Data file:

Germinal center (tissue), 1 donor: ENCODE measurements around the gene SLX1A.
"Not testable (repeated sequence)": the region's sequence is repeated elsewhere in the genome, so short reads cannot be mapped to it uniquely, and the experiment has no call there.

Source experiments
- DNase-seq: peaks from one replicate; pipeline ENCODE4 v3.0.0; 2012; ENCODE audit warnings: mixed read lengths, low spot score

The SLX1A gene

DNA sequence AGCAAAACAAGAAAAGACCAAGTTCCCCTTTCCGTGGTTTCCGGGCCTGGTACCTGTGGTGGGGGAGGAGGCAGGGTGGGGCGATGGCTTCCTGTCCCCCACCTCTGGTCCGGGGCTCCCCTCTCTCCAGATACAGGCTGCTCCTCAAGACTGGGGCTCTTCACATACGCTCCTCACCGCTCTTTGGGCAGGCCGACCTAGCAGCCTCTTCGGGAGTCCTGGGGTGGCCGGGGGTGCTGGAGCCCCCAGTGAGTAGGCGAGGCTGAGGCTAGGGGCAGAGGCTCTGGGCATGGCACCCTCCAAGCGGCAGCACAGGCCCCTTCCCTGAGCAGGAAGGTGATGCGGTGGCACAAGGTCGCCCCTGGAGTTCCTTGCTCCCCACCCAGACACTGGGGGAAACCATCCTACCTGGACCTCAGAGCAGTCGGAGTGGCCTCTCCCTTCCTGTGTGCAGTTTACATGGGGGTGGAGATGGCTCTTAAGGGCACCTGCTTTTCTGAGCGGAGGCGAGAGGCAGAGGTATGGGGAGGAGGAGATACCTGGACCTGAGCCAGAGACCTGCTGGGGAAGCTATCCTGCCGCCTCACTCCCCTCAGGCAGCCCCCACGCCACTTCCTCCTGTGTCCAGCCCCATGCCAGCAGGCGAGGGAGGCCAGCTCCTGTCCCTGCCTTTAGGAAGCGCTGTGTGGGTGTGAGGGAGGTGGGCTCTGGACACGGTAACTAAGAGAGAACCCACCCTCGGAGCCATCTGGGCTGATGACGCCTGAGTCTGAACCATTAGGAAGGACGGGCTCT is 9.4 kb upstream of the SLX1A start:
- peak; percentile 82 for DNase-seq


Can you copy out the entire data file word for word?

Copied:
Germinal center (tissue), 1 donor: ENCODE measurements around the gene SLX1A.
"Not testable (repeated sequence)": the region's sequence is repeated elsewhere in the genome, so short reads cannot be mapped to it uniquely, and the experiment has no call there.

Source experiments
- DNase-seq: peaks from one replicate; pipeline ENCODE4 v3.0.0; 2012; ENCODE audit warnings: mixed read lengths, low spot score

The SLX1A gene

DNA sequence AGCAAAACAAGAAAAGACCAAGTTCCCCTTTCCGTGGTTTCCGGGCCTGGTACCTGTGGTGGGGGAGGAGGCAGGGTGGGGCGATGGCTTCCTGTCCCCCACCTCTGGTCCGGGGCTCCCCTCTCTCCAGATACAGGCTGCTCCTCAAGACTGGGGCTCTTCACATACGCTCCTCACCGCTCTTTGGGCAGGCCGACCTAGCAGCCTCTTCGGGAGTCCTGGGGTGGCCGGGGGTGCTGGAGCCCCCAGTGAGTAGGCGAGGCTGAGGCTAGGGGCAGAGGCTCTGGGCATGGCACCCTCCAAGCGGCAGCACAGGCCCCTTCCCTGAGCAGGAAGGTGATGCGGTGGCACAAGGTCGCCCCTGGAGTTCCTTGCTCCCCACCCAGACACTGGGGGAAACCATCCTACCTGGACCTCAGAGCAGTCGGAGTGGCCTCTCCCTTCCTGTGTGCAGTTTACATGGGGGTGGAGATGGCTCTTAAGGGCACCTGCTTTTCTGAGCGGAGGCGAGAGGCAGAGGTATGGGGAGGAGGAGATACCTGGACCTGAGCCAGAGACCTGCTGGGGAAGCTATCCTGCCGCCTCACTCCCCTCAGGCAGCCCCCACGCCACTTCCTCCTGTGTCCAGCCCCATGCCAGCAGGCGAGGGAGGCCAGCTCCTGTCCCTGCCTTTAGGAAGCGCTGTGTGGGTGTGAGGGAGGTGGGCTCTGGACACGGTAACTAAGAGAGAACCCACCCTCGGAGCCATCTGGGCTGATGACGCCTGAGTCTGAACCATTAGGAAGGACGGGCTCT is 9.4 kb upstream of the SLX1A start:
- peak; percentile 82 for DNase-seq